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Futurebirds, Jonny Corndawg and Chaperone @ Cactus Club

Nov. 18, 2010

Nov. 24, 2010
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Much like the blues, country music often takes on a curiously monolithic character in many people’s minds. It’s so ingrained in our national psyche, its rhythms and melodies so familiar, that the genre’s subtleties and sometimes strange offshoots seem to get obscured by the demands of cut-and-dry radio formats and the understandable, yet misguided, desire for music that conjures up a simple and good America that never really existed.

Despite the contributions of “outlaw” country artists like Merle Haggard and Willie Nelson, who infused the genre with a dose of moral ambiguity and social commentary (and marijuana), the country image remains firmly in the hands of the Nashville music machine, where challenging music spells diminished profits. But there’s certainly weirdness if you look for it, and the continued crossbreeding with rock still produces some noteworthy sounds.

Chaperone, who warmed up the Cactus Club Thursday night for Futurebirds and Jonny Corndawg, are not a country band, but rather an indie rock group in the Arcade Fire mold—as such, they exemplify the tide of rootsy Americana that has washed over the indie scene over the last decade or so. They’ve got a clean, bright sound and they play well together. Also, they brought homemade cookies for the audience, and I, for one, am not above being plied with baked goods.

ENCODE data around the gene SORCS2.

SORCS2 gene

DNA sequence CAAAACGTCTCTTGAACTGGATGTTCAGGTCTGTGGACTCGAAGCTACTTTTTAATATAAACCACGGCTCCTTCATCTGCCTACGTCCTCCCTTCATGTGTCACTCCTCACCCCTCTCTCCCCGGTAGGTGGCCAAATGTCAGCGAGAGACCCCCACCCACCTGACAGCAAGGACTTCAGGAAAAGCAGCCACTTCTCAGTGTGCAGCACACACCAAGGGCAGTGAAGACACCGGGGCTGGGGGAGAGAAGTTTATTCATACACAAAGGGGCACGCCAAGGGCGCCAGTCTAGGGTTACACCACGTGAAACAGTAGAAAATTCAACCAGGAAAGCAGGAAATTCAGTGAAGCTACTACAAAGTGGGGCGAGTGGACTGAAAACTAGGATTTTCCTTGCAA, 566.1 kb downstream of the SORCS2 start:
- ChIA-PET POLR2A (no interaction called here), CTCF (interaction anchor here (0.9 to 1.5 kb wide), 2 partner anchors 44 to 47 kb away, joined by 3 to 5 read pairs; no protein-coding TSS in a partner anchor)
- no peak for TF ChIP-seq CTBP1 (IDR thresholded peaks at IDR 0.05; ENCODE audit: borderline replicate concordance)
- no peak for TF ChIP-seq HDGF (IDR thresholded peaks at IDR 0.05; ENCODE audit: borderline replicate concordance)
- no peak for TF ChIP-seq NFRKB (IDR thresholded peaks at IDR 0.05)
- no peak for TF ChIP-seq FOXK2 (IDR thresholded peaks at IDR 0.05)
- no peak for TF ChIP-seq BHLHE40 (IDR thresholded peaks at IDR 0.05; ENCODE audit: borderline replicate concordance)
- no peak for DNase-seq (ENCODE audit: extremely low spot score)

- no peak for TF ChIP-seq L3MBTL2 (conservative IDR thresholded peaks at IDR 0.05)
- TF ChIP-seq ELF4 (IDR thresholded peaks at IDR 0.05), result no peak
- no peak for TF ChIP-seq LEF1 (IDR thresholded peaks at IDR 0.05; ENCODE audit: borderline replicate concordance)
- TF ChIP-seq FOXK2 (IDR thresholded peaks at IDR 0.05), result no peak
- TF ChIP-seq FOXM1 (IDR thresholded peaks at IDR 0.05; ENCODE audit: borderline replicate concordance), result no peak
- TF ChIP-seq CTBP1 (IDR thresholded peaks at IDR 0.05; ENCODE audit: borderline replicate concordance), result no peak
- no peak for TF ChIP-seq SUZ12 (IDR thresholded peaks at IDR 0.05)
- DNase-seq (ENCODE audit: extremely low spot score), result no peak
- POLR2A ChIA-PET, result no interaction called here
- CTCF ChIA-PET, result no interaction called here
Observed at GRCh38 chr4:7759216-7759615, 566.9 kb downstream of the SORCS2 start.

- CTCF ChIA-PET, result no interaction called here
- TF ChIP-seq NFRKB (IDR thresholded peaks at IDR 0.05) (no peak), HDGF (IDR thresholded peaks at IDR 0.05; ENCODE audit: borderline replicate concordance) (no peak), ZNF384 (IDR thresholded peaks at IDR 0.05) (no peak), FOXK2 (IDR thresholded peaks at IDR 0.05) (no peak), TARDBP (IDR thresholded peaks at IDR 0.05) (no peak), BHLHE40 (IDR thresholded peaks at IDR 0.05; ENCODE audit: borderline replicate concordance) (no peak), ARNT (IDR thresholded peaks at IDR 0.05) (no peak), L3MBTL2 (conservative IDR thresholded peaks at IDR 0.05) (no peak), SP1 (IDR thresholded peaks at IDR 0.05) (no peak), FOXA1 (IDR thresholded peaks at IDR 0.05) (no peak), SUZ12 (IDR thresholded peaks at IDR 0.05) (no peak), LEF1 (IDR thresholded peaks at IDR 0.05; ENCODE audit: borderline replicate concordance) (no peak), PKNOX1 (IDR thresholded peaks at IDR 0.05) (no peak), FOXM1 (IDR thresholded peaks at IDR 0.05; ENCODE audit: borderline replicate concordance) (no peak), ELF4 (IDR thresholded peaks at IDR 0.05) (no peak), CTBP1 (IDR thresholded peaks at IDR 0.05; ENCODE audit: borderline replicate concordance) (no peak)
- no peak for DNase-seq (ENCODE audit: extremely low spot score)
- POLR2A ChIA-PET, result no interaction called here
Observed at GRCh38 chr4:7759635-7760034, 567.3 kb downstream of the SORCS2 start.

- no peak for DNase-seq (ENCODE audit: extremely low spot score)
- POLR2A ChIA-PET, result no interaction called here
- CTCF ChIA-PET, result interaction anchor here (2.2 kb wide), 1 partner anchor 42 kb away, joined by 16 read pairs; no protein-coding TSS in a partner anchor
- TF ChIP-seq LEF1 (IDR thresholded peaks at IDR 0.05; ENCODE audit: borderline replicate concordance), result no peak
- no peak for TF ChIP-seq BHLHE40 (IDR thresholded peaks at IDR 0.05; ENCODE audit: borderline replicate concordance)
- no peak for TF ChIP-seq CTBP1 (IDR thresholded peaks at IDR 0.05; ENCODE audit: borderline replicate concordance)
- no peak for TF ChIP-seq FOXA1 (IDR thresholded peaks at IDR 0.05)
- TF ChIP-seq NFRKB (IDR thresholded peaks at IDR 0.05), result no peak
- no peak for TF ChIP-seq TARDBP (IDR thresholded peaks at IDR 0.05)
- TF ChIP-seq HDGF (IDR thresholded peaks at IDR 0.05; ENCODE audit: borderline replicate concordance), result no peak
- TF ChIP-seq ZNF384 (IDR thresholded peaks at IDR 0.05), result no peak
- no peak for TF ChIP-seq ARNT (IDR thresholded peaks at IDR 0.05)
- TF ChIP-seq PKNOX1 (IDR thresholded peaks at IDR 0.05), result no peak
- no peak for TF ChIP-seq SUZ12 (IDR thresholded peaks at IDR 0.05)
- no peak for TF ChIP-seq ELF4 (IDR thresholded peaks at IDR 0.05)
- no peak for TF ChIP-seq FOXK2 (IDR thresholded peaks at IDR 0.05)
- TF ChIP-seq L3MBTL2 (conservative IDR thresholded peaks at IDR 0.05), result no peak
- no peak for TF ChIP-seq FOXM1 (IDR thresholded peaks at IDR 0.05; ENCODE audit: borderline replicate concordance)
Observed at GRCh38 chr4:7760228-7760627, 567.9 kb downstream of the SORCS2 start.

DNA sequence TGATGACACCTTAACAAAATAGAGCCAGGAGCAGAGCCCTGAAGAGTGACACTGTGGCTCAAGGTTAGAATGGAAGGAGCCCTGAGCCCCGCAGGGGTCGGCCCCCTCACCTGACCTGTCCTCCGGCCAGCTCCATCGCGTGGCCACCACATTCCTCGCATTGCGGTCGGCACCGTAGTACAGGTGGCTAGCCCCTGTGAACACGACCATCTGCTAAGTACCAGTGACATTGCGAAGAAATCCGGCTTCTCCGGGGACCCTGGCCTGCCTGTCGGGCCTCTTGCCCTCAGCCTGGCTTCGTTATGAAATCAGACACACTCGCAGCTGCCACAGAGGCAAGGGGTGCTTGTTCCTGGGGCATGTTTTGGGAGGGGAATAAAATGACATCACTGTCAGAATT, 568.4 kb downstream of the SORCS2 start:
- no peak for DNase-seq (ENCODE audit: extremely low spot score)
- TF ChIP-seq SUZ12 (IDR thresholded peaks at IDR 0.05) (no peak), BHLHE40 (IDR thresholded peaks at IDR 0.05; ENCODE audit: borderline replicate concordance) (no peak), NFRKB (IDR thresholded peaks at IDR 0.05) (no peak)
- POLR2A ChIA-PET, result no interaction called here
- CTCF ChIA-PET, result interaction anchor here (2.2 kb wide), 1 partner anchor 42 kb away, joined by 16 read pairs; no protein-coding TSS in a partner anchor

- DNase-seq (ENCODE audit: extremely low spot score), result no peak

In addition to being a skilled leather worker and a virtuoso with an airbrush (which makes for some memorable merch), Jonny Corndawg is also a powerful, hard-traveling country singer who epitomizes everything that’s good about the genre. The Nashville songwriter accomplishes this not by being a strict traditionalist, but by embracing the style’s myriad dichotomies: the hurt and the humor, the bravado and the vulnerability, the down-to-earth humility and the tacky cheesiness, etc. Though he usually performs solo, here he was backed by the headliners Futurebirds, who filled out his songs with a rich, enveloping sound. He did revert to man-and-his-guitar mode for his penultimate number, before going completely a cappella on the closer, but that did astonishingly little to diminish the impact of these songs. Give him a listen and try not to be converted.

As for Futurebirds themselves, they play a highly polished alt-country reminiscent of Wilco or My Morning Jacket. It was a pretty ingratiating set, albeit in a rather radio-friendly way, but it couldn’t help but seem slight after their performance with Corndawg. The Athens, Ga., group has a high level of musicianship, and their songs are solidly crafted, but they lack the character or originality to truly set them apart from the roots-rock pack.

In a time when being a country fan usually entails either a historian’s devotion to its long-gone origins or a taste for the bad pop with a Southern accent currently clogging up commercial airwaves, it’s heartening to see that there are still people making valuable additions to the vernacular, and, more importantly, providing some old-fashioned, beer-soaked good times to help you forget your troubles.


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